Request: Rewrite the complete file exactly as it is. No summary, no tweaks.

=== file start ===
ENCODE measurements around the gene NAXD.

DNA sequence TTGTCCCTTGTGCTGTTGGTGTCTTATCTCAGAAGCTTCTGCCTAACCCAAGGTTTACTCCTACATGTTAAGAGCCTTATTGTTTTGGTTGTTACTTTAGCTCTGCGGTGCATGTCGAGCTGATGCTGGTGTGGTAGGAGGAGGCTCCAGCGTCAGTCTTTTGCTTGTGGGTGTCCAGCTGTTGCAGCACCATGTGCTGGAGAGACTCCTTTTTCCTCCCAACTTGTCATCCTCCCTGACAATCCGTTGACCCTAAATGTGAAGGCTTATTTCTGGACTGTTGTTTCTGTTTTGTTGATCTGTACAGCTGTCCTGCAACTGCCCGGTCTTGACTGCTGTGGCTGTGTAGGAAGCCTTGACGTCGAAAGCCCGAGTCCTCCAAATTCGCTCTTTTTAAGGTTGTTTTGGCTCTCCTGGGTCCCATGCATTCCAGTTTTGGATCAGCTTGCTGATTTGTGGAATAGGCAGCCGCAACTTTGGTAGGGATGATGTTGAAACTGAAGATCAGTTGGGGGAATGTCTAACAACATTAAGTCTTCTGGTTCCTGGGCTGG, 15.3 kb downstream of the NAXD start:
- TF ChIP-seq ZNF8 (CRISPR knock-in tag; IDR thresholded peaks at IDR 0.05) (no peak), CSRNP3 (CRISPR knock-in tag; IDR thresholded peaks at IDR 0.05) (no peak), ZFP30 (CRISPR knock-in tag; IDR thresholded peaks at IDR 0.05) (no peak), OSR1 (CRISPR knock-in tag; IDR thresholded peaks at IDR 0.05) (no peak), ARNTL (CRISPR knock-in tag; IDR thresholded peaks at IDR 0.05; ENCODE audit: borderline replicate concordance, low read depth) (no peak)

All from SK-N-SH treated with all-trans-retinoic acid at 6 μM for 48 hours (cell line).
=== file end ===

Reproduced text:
ENCODE measurements around the gene NAXD.

DNA sequence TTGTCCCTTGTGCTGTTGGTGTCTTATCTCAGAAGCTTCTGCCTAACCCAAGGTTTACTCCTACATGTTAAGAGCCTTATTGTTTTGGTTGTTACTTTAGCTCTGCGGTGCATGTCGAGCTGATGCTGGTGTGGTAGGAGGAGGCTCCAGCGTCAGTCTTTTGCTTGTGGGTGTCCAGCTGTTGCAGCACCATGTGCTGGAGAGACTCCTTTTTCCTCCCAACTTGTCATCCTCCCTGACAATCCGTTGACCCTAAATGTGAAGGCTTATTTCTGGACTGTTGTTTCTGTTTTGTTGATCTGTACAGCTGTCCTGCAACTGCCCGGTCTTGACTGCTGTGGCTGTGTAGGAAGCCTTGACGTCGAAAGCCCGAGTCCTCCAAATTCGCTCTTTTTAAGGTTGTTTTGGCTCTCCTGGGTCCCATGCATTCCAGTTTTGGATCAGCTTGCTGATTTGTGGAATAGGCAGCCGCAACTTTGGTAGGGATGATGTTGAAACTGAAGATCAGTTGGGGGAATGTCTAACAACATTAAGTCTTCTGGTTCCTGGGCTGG, 15.3 kb downstream of the NAXD start:
- TF ChIP-seq ZNF8 (CRISPR knock-in tag; IDR thresholded peaks at IDR 0.05) (no peak), CSRNP3 (CRISPR knock-in tag; IDR thresholded peaks at IDR 0.05) (no peak), ZFP30 (CRISPR knock-in tag; IDR thresholded peaks at IDR 0.05) (no peak), OSR1 (CRISPR knock-in tag; IDR thresholded peaks at IDR 0.05) (no peak), ARNTL (CRISPR knock-in tag; IDR thresholded peaks at IDR 0.05; ENCODE audit: borderline replicate concordance, low read depth) (no peak)

All from SK-N-SH treated with all-trans-retinoic acid at 6 μM for 48 hours (cell line).